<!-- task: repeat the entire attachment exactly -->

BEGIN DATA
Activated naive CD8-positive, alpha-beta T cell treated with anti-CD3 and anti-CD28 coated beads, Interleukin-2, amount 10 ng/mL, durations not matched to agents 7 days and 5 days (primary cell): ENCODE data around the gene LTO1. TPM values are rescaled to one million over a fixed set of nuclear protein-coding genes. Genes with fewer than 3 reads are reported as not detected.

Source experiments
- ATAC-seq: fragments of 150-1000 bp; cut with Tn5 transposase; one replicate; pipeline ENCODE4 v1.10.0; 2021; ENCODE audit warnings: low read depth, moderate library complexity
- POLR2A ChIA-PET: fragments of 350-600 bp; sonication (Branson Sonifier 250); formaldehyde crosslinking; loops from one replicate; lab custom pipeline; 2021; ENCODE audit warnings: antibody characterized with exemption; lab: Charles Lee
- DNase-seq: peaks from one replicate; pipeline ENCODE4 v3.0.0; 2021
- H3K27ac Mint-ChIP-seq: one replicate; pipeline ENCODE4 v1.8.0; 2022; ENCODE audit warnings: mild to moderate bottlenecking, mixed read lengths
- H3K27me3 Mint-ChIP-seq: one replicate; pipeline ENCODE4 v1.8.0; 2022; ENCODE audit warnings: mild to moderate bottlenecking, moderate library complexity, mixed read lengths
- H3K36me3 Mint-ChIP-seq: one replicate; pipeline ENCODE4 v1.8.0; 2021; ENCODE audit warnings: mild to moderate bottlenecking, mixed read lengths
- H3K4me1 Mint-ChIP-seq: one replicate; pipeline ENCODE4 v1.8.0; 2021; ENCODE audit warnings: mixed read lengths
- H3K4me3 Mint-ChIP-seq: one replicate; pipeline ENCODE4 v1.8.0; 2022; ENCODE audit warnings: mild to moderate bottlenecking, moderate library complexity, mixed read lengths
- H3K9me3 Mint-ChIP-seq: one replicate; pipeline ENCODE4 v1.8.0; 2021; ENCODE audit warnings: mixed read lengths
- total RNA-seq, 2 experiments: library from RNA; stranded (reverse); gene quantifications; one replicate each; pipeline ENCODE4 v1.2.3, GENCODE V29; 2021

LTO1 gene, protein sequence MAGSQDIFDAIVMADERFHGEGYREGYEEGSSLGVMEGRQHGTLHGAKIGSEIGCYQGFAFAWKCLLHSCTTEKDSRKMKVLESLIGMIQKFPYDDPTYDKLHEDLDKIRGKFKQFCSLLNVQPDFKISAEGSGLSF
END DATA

Activated naive CD8-positive, alpha-beta T cell treated with anti-CD3 and anti-CD28 coated beads, Interleukin-2, amount 10 ng/mL, durations not matched to agents 7 days and 5 days (primary cell): ENCODE data around the gene LTO1. TPM values are rescaled to one million over a fixed set of nuclear protein-coding genes. Genes with fewer than 3 reads are reported as not detected.

Source experiments
- ATAC-seq: fragments of 150-1000 bp; cut with Tn5 transposase; one replicate; pipeline ENCODE4 v1.10.0; 2021; ENCODE audit warnings: low read depth, moderate library complexity
- POLR2A ChIA-PET: fragments of 350-600 bp; sonication (Branson Sonifier 250); formaldehyde crosslinking; loops from one replicate; lab custom pipeline; 2021; ENCODE audit warnings: antibody characterized with exemption; lab: Charles Lee
- DNase-seq: peaks from one replicate; pipeline ENCODE4 v3.0.0; 2021
- H3K27ac Mint-ChIP-seq: one replicate; pipeline ENCODE4 v1.8.0; 2022; ENCODE audit warnings: mild to moderate bottlenecking, mixed read lengths
- H3K27me3 Mint-ChIP-seq: one replicate; pipeline ENCODE4 v1.8.0; 2022; ENCODE audit warnings: mild to moderate bottlenecking, moderate library complexity, mixed read lengths
- H3K36me3 Mint-ChIP-seq: one replicate; pipeline ENCODE4 v1.8.0; 2021; ENCODE audit warnings: mild to moderate bottlenecking, mixed read lengths
- H3K4me1 Mint-ChIP-seq: one replicate; pipeline ENCODE4 v1.8.0; 2021; ENCODE audit warnings: mixed read lengths
- H3K4me3 Mint-ChIP-seq: one replicate; pipeline ENCODE4 v1.8.0; 2022; ENCODE audit warnings: mild to moderate bottlenecking, moderate library complexity, mixed read lengths
- H3K9me3 Mint-ChIP-seq: one replicate; pipeline ENCODE4 v1.8.0; 2021; ENCODE audit warnings: mixed read lengths
- total RNA-seq, 2 experiments: library from RNA; stranded (reverse); gene quantifications; one replicate each; pipeline ENCODE4 v1.2.3, GENCODE V29; 2021

LTO1 gene, protein sequence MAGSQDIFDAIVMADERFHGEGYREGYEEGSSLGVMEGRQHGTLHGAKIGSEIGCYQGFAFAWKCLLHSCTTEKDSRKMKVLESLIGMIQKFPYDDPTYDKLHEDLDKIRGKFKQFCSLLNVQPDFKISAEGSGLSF